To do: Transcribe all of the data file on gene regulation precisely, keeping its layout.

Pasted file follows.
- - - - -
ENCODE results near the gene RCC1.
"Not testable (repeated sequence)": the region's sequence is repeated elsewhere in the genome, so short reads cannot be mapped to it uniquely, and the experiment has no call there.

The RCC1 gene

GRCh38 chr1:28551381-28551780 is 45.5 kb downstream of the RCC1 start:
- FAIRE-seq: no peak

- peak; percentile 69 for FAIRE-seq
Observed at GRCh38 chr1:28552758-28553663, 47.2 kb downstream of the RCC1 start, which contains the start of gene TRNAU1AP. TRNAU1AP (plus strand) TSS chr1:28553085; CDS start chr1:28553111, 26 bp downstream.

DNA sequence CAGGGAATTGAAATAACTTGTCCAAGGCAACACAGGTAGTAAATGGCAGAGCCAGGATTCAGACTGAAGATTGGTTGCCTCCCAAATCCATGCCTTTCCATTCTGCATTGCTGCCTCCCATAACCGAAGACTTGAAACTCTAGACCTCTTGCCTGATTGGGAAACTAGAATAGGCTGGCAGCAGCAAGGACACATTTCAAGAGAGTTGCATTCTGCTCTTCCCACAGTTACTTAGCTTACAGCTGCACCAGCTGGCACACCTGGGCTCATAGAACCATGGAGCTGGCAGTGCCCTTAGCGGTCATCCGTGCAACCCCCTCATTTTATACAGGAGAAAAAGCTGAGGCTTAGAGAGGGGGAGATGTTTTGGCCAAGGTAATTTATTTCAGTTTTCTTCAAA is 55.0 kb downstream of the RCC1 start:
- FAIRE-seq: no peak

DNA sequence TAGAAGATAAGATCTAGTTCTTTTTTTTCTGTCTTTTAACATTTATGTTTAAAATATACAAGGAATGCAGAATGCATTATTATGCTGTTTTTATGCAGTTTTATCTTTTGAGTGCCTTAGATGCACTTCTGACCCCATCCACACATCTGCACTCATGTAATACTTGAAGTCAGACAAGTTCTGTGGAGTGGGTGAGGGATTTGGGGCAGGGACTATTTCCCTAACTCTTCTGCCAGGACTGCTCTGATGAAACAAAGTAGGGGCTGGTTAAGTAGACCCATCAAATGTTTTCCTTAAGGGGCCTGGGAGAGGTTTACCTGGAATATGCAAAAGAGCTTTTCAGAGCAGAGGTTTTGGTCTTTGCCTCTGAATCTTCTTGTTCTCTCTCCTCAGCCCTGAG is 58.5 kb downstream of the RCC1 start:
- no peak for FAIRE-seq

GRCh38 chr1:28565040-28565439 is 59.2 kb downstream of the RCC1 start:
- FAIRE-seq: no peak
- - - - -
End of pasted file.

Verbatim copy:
ENCODE results near the gene RCC1.
"Not testable (repeated sequence)": the region's sequence is repeated elsewhere in the genome, so short reads cannot be mapped to it uniquely, and the experiment has no call there.

The RCC1 gene

GRCh38 chr1:28551381-28551780 is 45.5 kb downstream of the RCC1 start:
- FAIRE-seq: no peak

- peak; percentile 69 for FAIRE-seq
Observed at GRCh38 chr1:28552758-28553663, 47.2 kb downstream of the RCC1 start, which contains the start of gene TRNAU1AP. TRNAU1AP (plus strand) TSS chr1:28553085; CDS start chr1:28553111, 26 bp downstream.

DNA sequence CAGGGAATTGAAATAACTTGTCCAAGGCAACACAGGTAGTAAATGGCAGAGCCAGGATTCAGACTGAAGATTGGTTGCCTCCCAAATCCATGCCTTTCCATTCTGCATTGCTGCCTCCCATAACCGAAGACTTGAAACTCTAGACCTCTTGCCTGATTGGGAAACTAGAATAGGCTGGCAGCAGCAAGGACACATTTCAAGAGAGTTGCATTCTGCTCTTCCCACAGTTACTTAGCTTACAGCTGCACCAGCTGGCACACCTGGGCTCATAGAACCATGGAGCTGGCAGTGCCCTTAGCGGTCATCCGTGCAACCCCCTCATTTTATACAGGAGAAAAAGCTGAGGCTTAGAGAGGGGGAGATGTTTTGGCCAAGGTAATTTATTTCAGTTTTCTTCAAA is 55.0 kb downstream of the RCC1 start:
- FAIRE-seq: no peak

DNA sequence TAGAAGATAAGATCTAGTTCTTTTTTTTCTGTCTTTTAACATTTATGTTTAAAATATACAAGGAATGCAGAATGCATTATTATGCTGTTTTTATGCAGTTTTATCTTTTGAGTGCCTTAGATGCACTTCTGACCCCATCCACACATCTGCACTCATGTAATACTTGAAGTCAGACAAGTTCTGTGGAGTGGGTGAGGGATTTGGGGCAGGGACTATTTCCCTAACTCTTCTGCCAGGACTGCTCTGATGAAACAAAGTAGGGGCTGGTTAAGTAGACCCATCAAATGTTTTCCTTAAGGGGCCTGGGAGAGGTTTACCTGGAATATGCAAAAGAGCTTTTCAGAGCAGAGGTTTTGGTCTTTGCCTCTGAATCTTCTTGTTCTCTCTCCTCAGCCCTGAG is 58.5 kb downstream of the RCC1 start:
- no peak for FAIRE-seq

GRCh38 chr1:28565040-28565439 is 59.2 kb downstream of the RCC1 start:
- FAIRE-seq: no peak